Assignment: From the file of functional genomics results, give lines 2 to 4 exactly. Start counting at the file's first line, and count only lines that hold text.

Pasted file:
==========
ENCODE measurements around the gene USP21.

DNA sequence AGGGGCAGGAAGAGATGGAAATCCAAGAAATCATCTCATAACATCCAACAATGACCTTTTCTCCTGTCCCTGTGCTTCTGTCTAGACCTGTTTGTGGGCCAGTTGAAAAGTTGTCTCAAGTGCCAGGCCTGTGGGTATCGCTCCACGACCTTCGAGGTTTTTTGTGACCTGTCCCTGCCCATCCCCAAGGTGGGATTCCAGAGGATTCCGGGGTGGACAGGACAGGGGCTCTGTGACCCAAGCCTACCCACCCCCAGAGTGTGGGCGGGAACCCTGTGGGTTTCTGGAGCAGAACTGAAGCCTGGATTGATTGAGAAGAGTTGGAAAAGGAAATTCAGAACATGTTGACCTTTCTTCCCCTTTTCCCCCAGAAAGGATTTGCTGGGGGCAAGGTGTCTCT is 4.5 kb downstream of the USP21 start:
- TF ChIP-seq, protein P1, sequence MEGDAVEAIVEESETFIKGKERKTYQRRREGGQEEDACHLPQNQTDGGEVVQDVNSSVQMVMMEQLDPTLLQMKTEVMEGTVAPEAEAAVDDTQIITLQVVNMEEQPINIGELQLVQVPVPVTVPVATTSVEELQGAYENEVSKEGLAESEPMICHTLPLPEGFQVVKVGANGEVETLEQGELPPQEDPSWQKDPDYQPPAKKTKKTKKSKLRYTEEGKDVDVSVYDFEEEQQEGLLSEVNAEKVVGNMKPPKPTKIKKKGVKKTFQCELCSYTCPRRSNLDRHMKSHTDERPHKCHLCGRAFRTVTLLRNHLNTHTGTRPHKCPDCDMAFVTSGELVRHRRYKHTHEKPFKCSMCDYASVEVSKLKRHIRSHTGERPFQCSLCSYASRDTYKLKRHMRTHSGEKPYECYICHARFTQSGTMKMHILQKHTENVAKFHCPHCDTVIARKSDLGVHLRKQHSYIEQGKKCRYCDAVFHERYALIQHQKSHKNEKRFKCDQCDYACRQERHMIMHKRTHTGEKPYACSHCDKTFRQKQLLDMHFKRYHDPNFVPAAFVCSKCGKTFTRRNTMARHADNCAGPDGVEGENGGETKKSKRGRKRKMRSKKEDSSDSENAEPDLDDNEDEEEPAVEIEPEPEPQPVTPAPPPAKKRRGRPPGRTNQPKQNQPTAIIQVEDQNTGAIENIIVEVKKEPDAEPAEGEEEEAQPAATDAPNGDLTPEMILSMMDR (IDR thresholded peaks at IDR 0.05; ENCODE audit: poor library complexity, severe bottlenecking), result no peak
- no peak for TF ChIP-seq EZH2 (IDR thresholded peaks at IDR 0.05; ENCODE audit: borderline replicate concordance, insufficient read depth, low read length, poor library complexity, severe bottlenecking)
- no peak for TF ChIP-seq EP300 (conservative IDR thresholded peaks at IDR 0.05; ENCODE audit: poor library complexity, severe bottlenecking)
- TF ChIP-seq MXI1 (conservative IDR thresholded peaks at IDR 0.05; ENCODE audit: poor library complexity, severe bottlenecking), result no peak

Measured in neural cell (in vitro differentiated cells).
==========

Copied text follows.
DNA sequence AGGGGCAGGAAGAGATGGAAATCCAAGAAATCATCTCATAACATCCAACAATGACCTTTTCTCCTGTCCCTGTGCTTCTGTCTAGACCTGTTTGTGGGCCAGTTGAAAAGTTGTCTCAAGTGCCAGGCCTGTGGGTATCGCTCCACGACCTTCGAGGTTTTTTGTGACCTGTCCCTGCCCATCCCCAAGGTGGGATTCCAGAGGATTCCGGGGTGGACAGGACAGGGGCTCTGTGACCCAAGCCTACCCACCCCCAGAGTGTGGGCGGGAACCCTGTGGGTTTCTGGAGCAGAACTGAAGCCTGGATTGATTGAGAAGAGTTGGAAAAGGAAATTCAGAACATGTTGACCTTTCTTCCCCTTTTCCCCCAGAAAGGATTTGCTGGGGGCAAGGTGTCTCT is 4.5 kb downstream of the USP21 start:
- TF ChIP-seq, protein P1, sequence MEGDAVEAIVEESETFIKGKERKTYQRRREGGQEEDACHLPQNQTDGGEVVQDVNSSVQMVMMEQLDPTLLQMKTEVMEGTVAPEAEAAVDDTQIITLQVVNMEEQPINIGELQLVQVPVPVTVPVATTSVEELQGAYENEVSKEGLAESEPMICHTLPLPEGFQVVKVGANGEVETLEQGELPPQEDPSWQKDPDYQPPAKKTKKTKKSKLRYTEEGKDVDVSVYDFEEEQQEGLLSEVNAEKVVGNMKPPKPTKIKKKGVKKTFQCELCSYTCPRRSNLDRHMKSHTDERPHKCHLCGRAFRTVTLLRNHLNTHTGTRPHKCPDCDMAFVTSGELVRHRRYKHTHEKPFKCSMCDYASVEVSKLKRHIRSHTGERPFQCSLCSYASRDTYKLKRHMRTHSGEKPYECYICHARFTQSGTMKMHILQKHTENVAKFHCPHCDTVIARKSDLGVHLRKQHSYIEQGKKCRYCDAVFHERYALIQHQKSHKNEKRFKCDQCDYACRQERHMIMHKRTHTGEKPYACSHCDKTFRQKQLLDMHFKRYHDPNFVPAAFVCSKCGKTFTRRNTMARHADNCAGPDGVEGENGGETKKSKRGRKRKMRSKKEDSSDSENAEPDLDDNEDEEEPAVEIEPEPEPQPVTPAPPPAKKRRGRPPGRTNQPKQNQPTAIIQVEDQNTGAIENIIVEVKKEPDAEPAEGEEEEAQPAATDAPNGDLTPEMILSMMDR (IDR thresholded peaks at IDR 0.05; ENCODE audit: poor library complexity, severe bottlenecking), result no peak
- no peak for TF ChIP-seq EZH2 (IDR thresholded peaks at IDR 0.05; ENCODE audit: borderline replicate concordance, insufficient read depth, low read length, poor library complexity, severe bottlenecking)